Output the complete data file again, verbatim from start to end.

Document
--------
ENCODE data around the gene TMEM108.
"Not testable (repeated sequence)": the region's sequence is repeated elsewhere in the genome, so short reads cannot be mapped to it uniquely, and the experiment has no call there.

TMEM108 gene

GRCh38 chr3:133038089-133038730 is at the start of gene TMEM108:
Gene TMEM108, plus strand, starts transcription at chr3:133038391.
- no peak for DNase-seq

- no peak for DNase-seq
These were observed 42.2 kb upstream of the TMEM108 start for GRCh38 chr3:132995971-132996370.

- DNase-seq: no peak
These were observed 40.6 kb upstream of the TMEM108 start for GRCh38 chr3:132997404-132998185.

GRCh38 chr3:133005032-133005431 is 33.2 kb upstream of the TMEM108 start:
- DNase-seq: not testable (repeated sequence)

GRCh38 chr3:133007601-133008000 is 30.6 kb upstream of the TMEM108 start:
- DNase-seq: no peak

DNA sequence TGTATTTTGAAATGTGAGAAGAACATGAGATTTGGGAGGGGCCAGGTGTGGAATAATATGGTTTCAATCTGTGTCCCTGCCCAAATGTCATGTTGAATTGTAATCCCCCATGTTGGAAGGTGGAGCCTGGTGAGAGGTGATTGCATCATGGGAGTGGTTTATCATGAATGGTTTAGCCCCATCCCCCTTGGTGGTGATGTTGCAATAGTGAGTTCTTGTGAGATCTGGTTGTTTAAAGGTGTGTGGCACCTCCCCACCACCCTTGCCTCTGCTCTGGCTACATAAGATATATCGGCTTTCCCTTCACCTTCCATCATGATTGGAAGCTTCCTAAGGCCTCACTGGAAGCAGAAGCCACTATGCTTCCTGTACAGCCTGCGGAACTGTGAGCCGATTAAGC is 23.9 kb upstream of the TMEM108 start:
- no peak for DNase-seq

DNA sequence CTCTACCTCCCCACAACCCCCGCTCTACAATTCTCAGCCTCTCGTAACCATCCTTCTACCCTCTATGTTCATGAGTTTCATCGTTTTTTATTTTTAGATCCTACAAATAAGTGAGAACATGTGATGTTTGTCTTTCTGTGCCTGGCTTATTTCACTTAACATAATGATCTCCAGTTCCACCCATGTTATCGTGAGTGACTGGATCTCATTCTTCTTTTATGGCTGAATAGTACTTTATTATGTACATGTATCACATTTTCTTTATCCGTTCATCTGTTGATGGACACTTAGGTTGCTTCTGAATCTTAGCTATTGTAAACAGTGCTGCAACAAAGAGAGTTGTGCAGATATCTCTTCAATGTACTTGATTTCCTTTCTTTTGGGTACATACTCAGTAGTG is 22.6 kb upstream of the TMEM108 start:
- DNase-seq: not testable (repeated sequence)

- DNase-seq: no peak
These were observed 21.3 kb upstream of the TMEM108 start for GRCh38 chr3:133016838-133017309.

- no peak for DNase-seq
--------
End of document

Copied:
ENCODE data around the gene TMEM108.
"Not testable (repeated sequence)": the region's sequence is repeated elsewhere in the genome, so short reads cannot be mapped to it uniquely, and the experiment has no call there.

TMEM108 gene

GRCh38 chr3:133038089-133038730 is at the start of gene TMEM108:
Gene TMEM108, plus strand, starts transcription at chr3:133038391.
- no peak for DNase-seq

- no peak for DNase-seq
These were observed 42.2 kb upstream of the TMEM108 start for GRCh38 chr3:132995971-132996370.

- DNase-seq: no peak
These were observed 40.6 kb upstream of the TMEM108 start for GRCh38 chr3:132997404-132998185.

GRCh38 chr3:133005032-133005431 is 33.2 kb upstream of the TMEM108 start:
- DNase-seq: not testable (repeated sequence)

GRCh38 chr3:133007601-133008000 is 30.6 kb upstream of the TMEM108 start:
- DNase-seq: no peak

DNA sequence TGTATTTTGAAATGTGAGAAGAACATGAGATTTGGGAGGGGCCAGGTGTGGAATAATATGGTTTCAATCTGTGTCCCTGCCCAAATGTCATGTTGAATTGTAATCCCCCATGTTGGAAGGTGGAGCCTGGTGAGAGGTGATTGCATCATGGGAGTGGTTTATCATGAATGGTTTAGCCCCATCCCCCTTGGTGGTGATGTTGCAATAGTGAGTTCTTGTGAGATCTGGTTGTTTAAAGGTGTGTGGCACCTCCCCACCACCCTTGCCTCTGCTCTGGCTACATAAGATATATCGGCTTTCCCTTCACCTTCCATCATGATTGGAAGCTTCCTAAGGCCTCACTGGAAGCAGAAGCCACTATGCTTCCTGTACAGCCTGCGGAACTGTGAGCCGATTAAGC is 23.9 kb upstream of the TMEM108 start:
- no peak for DNase-seq

DNA sequence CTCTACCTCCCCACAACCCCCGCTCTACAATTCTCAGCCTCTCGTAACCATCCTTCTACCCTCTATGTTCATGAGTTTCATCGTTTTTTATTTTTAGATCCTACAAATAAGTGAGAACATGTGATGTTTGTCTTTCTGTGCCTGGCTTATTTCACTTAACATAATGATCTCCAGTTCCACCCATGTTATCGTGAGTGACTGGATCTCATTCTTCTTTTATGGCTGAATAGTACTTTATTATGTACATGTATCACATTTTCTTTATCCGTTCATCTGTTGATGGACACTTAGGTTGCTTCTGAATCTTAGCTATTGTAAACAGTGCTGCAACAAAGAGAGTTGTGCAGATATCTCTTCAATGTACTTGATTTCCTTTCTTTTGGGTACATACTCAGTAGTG is 22.6 kb upstream of the TMEM108 start:
- DNase-seq: not testable (repeated sequence)

- DNase-seq: no peak
These were observed 21.3 kb upstream of the TMEM108 start for GRCh38 chr3:133016838-133017309.

- no peak for DNase-seq